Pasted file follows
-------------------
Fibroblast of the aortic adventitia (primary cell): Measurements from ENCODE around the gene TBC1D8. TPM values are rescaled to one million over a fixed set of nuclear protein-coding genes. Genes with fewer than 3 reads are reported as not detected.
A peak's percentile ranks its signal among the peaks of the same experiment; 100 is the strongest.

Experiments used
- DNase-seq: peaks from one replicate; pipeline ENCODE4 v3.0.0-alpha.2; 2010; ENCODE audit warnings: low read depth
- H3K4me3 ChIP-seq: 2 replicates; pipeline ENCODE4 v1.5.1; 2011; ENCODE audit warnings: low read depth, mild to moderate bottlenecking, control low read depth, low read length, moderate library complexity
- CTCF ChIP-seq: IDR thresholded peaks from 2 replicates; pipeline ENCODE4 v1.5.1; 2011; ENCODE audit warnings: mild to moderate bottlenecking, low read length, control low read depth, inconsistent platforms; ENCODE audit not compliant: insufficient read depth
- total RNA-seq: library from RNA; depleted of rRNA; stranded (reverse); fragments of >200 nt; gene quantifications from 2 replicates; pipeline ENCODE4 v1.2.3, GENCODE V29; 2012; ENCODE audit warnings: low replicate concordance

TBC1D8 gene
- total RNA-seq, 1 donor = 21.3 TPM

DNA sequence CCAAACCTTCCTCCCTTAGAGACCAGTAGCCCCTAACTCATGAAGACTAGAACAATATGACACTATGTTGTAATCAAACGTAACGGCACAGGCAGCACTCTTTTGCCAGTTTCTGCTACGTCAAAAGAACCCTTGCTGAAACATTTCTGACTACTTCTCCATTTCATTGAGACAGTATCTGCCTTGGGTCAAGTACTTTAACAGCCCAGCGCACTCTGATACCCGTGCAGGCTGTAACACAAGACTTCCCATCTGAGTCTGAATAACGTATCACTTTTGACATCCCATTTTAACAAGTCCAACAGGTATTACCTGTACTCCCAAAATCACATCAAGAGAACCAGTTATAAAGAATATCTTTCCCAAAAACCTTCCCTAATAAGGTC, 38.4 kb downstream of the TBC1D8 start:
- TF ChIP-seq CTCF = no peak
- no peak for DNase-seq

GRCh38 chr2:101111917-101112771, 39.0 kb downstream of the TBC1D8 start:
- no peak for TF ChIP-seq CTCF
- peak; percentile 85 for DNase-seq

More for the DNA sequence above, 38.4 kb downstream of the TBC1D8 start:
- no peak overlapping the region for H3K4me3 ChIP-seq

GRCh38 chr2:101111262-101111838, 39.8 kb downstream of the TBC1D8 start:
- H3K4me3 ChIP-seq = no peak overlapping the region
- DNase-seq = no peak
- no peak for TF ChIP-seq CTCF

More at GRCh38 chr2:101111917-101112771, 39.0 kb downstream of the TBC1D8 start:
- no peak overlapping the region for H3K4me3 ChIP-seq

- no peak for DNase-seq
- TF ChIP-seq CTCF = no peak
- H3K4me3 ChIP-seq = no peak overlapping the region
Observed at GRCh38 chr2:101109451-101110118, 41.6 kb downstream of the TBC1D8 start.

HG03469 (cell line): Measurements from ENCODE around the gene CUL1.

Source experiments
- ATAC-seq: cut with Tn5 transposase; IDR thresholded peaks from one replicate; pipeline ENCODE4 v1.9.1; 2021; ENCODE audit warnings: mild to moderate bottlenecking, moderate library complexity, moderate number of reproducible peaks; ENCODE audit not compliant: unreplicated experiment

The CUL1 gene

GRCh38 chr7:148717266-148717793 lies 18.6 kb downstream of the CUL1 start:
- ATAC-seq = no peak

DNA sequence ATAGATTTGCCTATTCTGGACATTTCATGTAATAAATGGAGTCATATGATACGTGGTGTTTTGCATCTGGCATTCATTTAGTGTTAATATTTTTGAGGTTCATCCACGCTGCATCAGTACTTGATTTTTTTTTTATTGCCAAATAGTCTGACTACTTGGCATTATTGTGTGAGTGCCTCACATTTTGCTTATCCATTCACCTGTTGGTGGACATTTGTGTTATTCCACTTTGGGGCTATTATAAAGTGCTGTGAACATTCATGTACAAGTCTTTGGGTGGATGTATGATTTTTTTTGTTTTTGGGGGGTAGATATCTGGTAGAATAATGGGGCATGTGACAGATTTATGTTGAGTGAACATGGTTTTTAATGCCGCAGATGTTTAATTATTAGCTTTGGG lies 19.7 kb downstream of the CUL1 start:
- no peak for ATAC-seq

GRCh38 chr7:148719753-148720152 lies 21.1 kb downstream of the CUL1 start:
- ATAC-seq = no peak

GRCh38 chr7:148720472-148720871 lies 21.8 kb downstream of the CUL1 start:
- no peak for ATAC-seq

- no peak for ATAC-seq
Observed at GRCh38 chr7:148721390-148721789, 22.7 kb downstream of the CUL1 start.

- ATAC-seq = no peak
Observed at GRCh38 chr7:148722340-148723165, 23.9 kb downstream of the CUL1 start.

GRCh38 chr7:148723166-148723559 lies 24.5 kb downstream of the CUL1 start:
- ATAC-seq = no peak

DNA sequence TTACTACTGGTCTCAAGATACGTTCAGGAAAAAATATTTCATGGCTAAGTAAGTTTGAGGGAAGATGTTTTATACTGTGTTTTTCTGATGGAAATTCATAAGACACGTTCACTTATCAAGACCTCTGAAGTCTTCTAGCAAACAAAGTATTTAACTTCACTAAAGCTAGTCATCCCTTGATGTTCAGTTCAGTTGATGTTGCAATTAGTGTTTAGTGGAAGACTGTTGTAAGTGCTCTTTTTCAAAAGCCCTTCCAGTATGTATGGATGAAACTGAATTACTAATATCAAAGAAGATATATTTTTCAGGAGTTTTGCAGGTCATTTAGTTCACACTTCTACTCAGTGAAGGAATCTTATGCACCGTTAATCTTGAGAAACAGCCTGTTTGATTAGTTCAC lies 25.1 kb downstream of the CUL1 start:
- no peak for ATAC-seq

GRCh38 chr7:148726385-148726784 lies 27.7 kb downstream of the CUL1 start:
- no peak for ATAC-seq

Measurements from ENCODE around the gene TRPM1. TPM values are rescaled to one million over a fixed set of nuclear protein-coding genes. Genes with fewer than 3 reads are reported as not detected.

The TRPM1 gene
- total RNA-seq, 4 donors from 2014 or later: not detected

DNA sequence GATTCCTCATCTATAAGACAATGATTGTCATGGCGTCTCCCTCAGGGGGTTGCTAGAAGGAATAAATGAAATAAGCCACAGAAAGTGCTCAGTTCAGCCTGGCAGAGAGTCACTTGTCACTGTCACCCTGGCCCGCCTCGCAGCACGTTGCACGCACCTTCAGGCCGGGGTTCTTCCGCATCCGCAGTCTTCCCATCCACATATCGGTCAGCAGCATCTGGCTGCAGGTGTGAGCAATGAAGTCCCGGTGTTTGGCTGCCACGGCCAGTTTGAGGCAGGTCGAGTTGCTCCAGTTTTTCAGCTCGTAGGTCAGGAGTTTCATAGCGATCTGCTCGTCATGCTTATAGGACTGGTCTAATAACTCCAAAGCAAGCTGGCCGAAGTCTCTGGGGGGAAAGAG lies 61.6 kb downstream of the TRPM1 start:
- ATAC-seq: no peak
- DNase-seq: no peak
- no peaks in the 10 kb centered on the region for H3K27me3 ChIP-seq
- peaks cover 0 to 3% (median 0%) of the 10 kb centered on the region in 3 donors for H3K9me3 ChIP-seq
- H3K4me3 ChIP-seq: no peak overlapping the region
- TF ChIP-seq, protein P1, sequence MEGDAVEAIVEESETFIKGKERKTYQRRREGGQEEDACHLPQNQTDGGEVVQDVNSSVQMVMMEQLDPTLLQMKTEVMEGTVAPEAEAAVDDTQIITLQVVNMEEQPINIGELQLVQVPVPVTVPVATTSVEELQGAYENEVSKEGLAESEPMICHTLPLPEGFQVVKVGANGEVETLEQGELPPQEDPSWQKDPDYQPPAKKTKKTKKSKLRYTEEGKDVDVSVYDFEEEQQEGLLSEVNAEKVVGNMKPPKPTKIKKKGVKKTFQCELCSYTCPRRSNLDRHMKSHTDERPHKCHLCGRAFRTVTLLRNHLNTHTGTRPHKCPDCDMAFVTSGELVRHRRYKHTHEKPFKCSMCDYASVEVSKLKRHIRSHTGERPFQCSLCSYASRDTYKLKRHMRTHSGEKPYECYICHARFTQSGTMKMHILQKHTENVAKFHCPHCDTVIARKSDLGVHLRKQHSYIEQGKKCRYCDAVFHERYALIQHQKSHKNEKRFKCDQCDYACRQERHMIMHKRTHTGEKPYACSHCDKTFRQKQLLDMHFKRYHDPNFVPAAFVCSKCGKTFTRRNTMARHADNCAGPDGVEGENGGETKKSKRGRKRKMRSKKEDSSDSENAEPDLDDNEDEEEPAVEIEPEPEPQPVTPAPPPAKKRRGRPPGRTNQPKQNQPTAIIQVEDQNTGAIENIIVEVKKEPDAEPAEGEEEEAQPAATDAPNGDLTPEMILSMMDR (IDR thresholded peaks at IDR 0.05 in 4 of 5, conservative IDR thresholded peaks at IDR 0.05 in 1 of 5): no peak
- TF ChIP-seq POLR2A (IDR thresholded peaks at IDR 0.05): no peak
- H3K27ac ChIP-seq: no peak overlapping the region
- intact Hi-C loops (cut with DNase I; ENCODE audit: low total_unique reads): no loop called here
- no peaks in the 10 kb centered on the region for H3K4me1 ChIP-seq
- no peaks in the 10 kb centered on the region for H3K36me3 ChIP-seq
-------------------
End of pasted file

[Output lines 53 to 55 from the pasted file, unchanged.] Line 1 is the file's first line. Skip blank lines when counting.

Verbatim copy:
DNA sequence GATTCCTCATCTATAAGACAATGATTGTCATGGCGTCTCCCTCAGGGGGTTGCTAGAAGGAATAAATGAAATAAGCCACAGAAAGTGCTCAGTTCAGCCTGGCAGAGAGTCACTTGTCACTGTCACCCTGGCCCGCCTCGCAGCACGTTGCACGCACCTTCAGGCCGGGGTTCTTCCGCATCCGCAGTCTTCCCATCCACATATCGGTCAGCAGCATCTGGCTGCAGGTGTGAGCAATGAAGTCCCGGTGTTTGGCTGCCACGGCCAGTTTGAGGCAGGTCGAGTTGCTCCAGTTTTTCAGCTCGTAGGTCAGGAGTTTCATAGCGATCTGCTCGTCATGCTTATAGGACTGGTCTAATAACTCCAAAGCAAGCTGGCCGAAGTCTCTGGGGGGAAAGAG lies 61.6 kb downstream of the TRPM1 start:
- ATAC-seq: no peak
- DNase-seq: no peak